Deploying Real-Time, Multi-Pollutant Sensors (RAMP) in East Liberty (Pittsburgh)

Deploying Real-Time, Multi-Pollutant Sensors (RAMP) in East Liberty (Pittsburgh)


The proposed project will deploy 30 Real Time, Multi-Pollutant Sensors (RAMPs) at traffic intersections currently managed by the Scalable Urban Traffic Control (SURTRAC) Intelligent Traffic control system, an adaptive traffic control system that optimizes traffic flows in the East Liberty corridor of Pittsburgh (see figure below). These RAMP sensors are portable, low-cost sensors for gaseous air pollutants and particulate matter (PM) that have been developed at Carnegie Mellon and will be mounted on utility poles, using the access already provided by SURTRAC for their equipment.

The existing SURTRAC architecture in East Liberty provides an important platform to study urban air quality through unprecedented approaches that could be replicated across city neighborhoods and which could eventually be scaled across the Pittsburgh metropolitan region. No other system like this currently exists.


We have extensively characterized the RAMP performance in the laboratory and at a test site adjacent to our campus. This project represents the first wide-scale, distributed, long-term (>1 year) deployment of RAMPs. In the near term we may encounter logistical challenges associated with maintenance. In the longer term (> 6 months – 1 year), we will need to track performance of the electrochemical sensors used to measure gaseous pollutants. The individual sensor elements will eventually need to be replaced periodically as part of routine maintenance.

Major Requirements:

• First, the team will develop and test low-cost air quality sensor packages. The first generation of the sensor package has been produced and is being deployed for testing on Carnegie Mellon campus.
• The team will work with the existing SURTRAC Intelligent Traffic control system in the East End to mount the 30 sensors on utility poles, using the access already provided by SURTRAC for their equipment.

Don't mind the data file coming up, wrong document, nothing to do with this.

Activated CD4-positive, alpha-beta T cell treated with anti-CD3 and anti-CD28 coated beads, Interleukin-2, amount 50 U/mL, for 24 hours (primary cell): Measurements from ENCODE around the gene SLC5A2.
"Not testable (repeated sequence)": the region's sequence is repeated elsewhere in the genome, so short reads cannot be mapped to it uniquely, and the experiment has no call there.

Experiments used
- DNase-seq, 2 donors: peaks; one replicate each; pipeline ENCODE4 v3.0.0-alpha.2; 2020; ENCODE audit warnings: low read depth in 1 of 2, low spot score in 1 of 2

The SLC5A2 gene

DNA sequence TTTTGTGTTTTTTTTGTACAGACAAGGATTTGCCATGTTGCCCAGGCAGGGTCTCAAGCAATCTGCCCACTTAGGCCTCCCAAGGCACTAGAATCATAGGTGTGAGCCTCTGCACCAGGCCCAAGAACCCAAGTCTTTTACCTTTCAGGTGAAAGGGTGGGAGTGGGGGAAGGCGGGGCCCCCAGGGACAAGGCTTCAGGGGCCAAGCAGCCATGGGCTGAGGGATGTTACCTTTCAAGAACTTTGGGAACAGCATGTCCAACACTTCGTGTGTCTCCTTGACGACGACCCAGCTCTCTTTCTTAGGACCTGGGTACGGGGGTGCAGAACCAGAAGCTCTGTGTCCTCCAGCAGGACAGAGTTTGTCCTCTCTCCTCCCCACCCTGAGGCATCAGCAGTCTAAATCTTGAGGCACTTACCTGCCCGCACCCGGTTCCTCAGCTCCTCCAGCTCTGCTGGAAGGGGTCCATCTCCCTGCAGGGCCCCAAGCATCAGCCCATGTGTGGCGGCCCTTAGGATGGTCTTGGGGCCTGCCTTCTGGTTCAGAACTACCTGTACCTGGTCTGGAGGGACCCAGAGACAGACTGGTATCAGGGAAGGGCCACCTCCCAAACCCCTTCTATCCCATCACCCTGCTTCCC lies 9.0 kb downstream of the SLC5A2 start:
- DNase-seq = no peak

• The team will leverage the existing SURTRAC computers installed at the traffic intersections to export data via the serial connection, or data will be transferred over the cellular network by a GSM modem.
• A data management framework will handle data streams captured by the sensor network. This framework will also provide an interface for applications to access and analyze this rich dataset about the city. Data will be made available in its raw form as received from the sensors, as well as in a "cleaned" form that is processed after it arrives to remove anomalies or aberrations in the data (e.g., due to sensor noise or sensor failures).
• Data analysis and visualization will be conducted to develop a traffic control strategy to minimize pollutant levels, produce publicly hosted maps, and provide localized pollutant reports.

Key Performance Indicators (KPIs):

A key goal will be validation of air pollution benefits of traffic control. The SURTRAC traffic management system has been demonstrated to reduce wait times and improve traffic flow. This is expected to improve air quality by reducing the number of vehicles waiting and idling at traffic signals. By coupling air quality sensors to the traffic management network, we can quantify the benefits of traffic management on neighborhood level air quality. To date, any pollution benefits have been estimated using fuel consumption. Additionally, this project can assist in monitoring the reduction in greenhouse gas emissions to support the city’s goal of reducing transportation emissions by 50% by 2030.